Steel-Strength Plastics -- and Green, Too!

TAU researcher develops durable plastic that may replace metals

As landfills overflow with discarded plastics, scientists have been working to produce a biodegradable alternative that will reduce pollution. Now a Tel Aviv University researcher is giving the quest for environmentally friendly plastics an entirely new dimension — by making them tougher than ever before.

Prof. Moshe Kol of TAU's School of Chemistry is developing a super-strength polypropylene — one of the world's most commonly used plastics — that has the potential to replace steel and other materials used in everyday products. This could have a long-term impact on many industries, including car manufacturing, in which plastic parts could replace metallic car parts.

Durable plastics consume less energy during the production process, explains Prof. Kol. And there are additional benefits as well. If polypropylene car parts replaced traditional steel, cars would be lighter overall and consume less fuel, for example. And because the material is cheap, plastic could provide a much more affordable manufacturing alternative.

His research has been published in the journal Angewandte Chemie.

Better building blocks

Although a promising field of research, biodegradable plastics have not yet been able to mimic the durability and resilience of common, non-biodegradable plastics like polypropylene. Prof. Kol believes that the answer could lie in the catalysts, the chemicals that enable their production.

Plastics consist of very long chains called polymers, made of simple building blocks assembled in a repeating pattern. Polymerization catalysts are responsible for connecting these building blocks and create a polymer chain. The better the catalyst, the more orderly and well-defined the chain — leading to a plastic with a higher melting point and greater strength and durability. This is why the catalyst is a crucial part of the plastic production process.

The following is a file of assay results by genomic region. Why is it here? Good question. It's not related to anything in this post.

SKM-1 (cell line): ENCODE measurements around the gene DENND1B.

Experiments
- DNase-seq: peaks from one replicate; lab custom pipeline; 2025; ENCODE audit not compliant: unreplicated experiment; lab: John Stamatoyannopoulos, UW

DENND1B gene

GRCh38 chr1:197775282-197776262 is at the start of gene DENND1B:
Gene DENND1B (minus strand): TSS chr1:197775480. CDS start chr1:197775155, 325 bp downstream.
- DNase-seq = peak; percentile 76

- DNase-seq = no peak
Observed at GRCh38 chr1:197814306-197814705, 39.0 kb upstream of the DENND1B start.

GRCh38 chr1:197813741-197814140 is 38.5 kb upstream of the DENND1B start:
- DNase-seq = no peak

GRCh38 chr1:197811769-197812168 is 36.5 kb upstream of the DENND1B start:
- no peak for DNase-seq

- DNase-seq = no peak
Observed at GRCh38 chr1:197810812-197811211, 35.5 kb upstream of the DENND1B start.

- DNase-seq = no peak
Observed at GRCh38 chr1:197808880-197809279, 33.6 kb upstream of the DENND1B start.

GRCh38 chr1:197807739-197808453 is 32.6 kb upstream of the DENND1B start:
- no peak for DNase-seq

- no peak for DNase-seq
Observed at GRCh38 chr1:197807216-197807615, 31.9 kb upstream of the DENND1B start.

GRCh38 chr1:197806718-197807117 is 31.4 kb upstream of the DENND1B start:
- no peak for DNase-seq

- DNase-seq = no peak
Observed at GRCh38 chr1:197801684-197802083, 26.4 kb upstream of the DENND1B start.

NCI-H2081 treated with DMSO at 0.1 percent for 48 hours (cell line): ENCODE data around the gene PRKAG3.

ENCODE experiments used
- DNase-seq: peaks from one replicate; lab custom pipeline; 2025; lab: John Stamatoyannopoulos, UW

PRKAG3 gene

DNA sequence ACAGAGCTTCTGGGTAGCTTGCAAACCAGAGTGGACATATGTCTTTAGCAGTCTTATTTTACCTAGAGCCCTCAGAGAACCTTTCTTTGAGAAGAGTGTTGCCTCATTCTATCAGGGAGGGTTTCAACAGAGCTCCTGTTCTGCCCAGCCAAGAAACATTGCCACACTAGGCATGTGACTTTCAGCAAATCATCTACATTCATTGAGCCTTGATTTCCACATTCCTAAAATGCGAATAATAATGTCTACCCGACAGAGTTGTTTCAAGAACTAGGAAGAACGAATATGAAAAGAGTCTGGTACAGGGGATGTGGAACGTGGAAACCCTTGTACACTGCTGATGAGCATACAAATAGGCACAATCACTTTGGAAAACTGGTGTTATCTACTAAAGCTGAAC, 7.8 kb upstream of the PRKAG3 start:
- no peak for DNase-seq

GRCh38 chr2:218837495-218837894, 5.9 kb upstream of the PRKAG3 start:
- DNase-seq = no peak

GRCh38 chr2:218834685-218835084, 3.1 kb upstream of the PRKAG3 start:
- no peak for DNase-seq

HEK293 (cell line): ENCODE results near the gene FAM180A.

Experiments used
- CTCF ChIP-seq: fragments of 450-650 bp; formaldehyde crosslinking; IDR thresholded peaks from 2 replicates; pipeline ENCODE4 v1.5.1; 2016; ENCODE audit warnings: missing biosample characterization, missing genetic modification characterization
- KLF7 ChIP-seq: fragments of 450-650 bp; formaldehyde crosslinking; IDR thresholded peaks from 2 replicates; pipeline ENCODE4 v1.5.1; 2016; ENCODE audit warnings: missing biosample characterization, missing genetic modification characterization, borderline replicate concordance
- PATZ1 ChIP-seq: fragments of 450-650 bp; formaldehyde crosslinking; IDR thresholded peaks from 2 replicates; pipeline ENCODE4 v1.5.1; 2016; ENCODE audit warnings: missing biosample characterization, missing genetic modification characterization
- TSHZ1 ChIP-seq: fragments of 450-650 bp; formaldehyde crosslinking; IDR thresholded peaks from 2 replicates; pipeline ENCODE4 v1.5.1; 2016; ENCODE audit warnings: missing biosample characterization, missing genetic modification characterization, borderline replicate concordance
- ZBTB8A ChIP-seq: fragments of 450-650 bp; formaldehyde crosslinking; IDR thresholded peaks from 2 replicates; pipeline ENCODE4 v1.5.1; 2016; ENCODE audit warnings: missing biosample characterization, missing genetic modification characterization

Prof. Kol and his team of researchers have succeeded in developing a new catalyst for the polypropylene production process, ultimately producing the strongest version of the plastic that has been created to date. "Everyone is using the same building blocks, so the key is to use different machinery," he explains. With their catalyst, the researchers have produced the most accurate or "regular" polypropylene ever made, reaching the highest melting point to date.

Using resources more efficiently

By 2020, the consumption of plastics is estimated to reach 200 million tons a year. Prof. Kol says that because traditional plastics aren't considered green, it's important to think creatively to develop this material, which has become a staple of daily life, with the least amount of harm to the environment. Cheaper and more efficient to produce in terms of energy consumption, as well as non-toxic, Prof. Kol's polypropylene is good news for green manufacturing and could revolutionize the industry. The durability of the plastic results in products that require less maintenance — and a much longer life for parts made from the plastic.

Beyond car parts, Prof. Kol envisions a number of uses for this and related plastics, including water pipes, which he says could ultimately conserve water use. Drinking water for the home has been traditionally carried by steel and cement pipes. These pipes are susceptible to leakage, leading to waste and therefore higher water bills. But they are also very heavy, so replacing them can be a major, expensive operation.

"Plastic pipes require far fewer raw materials, weighing ten times less than steel and a hundred times less than cement. Reduced leaking means more efficient water use and better water quality," Prof. Kol explains. The replacement of steel water pipes by those made of plastic is becoming more common, and the production of plastics with even greater strength and durability will make this transition even more environmentally-friendly.

Prof. Kol holds the Bruno Landesberg Chair in Green Chemistry at TAU.


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